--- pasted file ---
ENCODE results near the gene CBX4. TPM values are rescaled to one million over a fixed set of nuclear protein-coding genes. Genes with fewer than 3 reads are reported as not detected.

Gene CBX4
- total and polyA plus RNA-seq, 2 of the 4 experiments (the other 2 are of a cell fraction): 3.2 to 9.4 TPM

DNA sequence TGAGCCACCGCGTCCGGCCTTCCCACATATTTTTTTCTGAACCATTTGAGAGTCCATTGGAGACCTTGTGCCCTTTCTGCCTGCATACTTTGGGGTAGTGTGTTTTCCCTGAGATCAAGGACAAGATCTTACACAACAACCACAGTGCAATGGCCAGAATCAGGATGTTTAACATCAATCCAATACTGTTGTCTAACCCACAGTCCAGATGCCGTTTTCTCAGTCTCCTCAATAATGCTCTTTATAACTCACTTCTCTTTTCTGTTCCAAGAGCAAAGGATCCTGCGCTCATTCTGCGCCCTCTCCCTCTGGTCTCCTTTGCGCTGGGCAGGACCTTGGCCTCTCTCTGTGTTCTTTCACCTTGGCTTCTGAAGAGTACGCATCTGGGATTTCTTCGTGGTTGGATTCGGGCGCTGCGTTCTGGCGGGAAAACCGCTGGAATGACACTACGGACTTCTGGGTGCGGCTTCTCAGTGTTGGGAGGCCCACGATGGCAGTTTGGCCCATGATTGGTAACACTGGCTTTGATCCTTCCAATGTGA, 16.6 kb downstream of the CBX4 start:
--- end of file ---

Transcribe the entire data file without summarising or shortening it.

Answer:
ENCODE results near the gene CBX4. TPM values are rescaled to one million over a fixed set of nuclear protein-coding genes. Genes with fewer than 3 reads are reported as not detected.

Gene CBX4
- total and polyA plus RNA-seq, 2 of the 4 experiments (the other 2 are of a cell fraction): 3.2 to 9.4 TPM

DNA sequence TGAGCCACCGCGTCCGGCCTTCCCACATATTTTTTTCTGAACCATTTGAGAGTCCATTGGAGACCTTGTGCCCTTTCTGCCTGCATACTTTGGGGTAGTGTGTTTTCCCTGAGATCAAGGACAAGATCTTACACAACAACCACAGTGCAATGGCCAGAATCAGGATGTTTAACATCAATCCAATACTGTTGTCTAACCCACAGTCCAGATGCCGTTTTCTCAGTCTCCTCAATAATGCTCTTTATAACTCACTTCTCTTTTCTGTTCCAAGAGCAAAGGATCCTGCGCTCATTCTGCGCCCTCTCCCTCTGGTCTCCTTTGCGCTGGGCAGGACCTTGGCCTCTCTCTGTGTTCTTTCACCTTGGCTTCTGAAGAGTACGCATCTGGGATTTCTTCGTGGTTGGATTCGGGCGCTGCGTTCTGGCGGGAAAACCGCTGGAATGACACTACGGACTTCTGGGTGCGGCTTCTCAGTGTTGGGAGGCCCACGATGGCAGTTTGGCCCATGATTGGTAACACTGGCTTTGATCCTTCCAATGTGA, 16.6 kb downstream of the CBX4 start: